New RAID report – Och-Ziff, Mugabe’s “Bagmen” and the underpricing of African assets

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In its new report Och-Ziff, Mugabe’s “Bagmen” and the underpricing of African assets, RAID (Rights and Accountability in Development) calls on the US authorities to investigate a number of questionable transactions in Africa by Och-Ziff Capital Management Group LLC (‘Och-Ziff’), a $41 billion US hedge fund listed on the New York Stock Exchange.

The starting point of RAID’s new report is an examination of responses that Och-Ziff has given about its investment in the Central African Mining and Exploration Company (“CAMEC”) a UK mining company recently described as a front for the Mugabe regime. It updates RAID’s July 2013 report, Sanctions, violence, pensions and Zimbabwe.

In 2011, RAID raised concerns with the UK Treasury’s Asset Freezing Unit – responsible for implementing aspects of the UK’s sanctions regime – over both CAMEC’s dealings with the Zimbabwean regime and the subsequent acquisition of CAMEC by Eurasian Natural Resources Corporation plc (ENRC).  In March 2014 RAID made a complaint to the Information Commissioner about the Treasury’s refusal to release any information despite repeated requests.

The report also analyses other transactions in the Democratic Republic of the Congo (DRC) and Guinea involving the investment vehicle Africa Management Limited (AML) – jointly set up by Och-Ziff in 2008 – or Och-Ziff’s partners in AML, South-Africa registered Mvelaphanda Holdings (Proprietary) Limited and UK-registered Palladino Holdings Limited.

In 2008, Camrose Resources Limited bought mining assets in DRC and amended its company records to accommodate both AML and its Vipar Investments affiliate, which had loaned Camrose money to make the acquisition.  Camrose is part of the group of companies controlled by the controversial businessman Dan Gertler, who has acquired mining concessions from the DRC government to sell them on at vast profit, although he denies that assets were obtained at ‘knock-down values’.

Camrose was itself later acquired by Eurasian Natural Resources Corporation (ENRC) plc, formerly one of the top 100 companies on the London stock market, which is now subject to a criminal investigation by the UK’s Serious Fraud Office (SFO). ENRC’s Camrose transaction and CAMEC acquisition have been identified, respectively, in relation to ‘allegations of fraud, bribery and corruption’ and ‘possible breaches of financial sanctions’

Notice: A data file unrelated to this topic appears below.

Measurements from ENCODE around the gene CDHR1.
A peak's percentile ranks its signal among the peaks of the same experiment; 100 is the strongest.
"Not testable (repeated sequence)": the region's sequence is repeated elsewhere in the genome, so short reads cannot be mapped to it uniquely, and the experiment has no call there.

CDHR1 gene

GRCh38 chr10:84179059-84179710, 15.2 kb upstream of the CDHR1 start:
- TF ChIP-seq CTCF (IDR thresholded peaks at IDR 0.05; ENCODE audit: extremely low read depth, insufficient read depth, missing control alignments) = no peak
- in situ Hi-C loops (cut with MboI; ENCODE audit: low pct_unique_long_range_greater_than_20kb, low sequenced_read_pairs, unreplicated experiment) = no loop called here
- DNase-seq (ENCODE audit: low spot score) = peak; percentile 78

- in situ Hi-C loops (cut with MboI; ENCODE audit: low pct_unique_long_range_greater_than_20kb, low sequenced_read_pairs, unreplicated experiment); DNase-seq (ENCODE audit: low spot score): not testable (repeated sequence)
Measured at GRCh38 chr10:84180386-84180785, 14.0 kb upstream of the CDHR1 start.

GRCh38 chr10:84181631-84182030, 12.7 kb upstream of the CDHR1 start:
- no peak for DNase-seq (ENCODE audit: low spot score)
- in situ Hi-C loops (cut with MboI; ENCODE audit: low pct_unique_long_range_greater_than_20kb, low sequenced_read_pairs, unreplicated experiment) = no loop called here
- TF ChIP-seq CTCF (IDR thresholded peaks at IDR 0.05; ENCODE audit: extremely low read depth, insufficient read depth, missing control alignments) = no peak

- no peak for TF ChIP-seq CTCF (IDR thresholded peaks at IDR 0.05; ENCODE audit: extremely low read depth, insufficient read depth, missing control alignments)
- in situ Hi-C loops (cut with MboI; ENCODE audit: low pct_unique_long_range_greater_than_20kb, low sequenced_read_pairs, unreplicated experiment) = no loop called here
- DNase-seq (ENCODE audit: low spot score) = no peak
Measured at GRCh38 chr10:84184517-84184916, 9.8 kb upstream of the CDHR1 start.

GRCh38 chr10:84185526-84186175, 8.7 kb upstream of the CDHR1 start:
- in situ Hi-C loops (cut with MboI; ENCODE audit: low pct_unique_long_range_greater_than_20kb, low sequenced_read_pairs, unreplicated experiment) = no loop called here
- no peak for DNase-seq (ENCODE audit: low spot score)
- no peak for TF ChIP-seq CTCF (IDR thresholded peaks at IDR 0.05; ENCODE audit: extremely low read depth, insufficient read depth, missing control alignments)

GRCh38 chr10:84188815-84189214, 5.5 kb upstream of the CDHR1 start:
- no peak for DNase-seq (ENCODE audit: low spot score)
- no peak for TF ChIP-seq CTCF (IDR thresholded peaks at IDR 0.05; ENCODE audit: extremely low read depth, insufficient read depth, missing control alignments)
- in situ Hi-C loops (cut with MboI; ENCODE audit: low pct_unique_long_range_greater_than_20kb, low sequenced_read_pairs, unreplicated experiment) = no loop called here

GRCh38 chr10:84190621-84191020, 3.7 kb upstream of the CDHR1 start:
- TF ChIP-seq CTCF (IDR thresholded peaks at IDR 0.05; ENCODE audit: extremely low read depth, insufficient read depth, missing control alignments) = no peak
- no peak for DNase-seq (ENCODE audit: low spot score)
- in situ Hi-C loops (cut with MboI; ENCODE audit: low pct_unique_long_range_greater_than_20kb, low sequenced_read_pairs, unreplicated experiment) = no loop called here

‘The US authorities – the Security Exchange Commission, the Department of Justice and the Treasury – should assess whether Och-Ziff’s conduct is in accordance with market rules and the maintenance of market integrity, whether its activities engaged the FPCA and fell under US sanctions’, said Tricia Feeney, Executive Director of RAID, adding: ‘RAID is also calling on the UK’s SFO to determine whether there are grounds for an investigation into any UK registered entities identified in RAID’s new report.’

As Kofi Annan remarked, ‘When foreign investors make extensive use of offshore companies, shell companies and tax havens, they… undermine the efforts of reformers in Africa to promote transparency. Such practices also facilitate tax evasion and, in some countries, orruption, draining Africa of revenues that should be deployed against poverty and vulnerability.’

The report is available at: http://raid-uk.org/docs/Och-Ziff/och-ziff-review.pdf

Tricia Feeney
Executive Director
Rights & Accountability in Development
E-mail: tricia.feeney@raid-uk.org
Tel: 44 (0) 1865 436245
Mobile: 07796 178447

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